Red meat, poultry, and fish intake and breast cancer risk among Hispanic and Non-Hispanic white women: The Breast Cancer Health Disparities Study
There is suggestive but limited evidence for a relationship between meat intake and breast cancer (BC) risk. Few studies included Hispanic women. We investigated the association between meats and fish intake and BC risk among Hispanic and NHW women.
The study included NHW (1,982 cases and 2,218 controls) and the US Hispanics (1,777 cases and 2,218 controls) from two population-based case–control studies. Analyses considered menopausal status and percent Native American ancestry. We estimated pooled ORs combining harmonized data from both studies, and study- and race-/ethnicity-specific ORs that were combined using fixed or random effects models, depending on heterogeneity levels.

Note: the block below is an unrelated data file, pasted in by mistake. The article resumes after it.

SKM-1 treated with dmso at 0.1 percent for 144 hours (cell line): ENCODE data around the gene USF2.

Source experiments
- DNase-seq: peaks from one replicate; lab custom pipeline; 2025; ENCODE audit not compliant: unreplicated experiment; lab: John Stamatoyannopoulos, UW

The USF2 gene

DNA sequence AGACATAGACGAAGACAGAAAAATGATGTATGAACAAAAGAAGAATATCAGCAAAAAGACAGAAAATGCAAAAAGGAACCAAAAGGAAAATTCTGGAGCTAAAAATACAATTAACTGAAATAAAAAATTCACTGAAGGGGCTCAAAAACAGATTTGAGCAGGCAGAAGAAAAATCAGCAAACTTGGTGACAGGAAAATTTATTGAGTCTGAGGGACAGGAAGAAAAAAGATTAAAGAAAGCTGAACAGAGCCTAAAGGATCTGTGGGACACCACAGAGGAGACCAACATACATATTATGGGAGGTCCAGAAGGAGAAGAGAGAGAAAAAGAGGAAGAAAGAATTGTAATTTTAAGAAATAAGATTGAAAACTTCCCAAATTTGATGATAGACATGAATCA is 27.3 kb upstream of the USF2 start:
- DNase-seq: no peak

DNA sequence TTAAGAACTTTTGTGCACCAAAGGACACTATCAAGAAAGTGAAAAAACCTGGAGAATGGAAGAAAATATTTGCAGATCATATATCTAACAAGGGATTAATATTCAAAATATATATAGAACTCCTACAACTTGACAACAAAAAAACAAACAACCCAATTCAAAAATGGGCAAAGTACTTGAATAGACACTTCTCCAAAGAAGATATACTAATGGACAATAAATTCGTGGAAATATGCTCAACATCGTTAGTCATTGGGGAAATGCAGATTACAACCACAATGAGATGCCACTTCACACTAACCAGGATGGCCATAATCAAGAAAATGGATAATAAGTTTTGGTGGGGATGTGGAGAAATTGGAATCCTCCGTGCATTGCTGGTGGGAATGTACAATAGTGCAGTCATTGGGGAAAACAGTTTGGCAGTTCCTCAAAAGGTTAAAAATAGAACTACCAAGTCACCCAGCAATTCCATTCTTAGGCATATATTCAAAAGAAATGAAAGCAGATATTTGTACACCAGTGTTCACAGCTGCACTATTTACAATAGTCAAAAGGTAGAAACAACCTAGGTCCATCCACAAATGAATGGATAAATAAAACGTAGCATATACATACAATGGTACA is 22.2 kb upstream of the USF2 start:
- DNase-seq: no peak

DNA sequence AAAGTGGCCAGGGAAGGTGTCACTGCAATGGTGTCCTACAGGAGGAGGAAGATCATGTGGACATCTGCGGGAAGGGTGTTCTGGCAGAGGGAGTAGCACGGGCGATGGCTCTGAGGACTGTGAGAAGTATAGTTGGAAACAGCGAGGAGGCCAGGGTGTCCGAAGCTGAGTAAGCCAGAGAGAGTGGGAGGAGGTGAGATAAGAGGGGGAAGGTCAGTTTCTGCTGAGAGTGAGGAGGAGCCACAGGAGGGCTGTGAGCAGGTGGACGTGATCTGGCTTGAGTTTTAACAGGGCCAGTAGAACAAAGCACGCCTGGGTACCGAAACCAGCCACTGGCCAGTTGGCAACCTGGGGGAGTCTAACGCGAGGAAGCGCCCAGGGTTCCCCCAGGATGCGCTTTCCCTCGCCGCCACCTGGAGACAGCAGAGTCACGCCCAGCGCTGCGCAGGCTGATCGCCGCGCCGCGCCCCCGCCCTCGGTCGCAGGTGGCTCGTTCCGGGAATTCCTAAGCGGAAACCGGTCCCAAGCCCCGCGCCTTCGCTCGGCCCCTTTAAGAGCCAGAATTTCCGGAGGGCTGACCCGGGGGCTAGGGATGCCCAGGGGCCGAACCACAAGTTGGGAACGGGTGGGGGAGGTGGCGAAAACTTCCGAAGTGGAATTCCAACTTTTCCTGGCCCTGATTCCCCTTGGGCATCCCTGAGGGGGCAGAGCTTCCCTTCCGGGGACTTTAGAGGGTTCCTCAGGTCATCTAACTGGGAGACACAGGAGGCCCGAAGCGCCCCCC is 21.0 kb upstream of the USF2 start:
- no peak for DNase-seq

When comparing highest versus lowest tertile of intake, among NHW we observed an association between tuna intake and BC risk (pooled OR 1.25; 95 % CI 1.05–1.50; trend p = 0.006). Among Hispanics, we observed an association between BC risk and processed meat intake (pooled OR 1.42; 95 % CI 1.18–1.71; trend p < 0.001), and between white meat (OR 0.80; 95 % CI 0.67–0.95; trend p = 0.01) and BC risk, driven by poultry. All these findings were supported by meta-analysis using fixed or random effect models and were restricted to estrogen receptor-positive tumors. Processed meats and poultry were not associated with BC risk among NHW women; red meat and fish were not associated with BC risk in either race/ethnic groups.
Our results suggest the presence of ethnic differences in associations between meat and BC risk that may contribute to BC disparities.
KeywordsBreast cancer Meat Hispanics Processed meat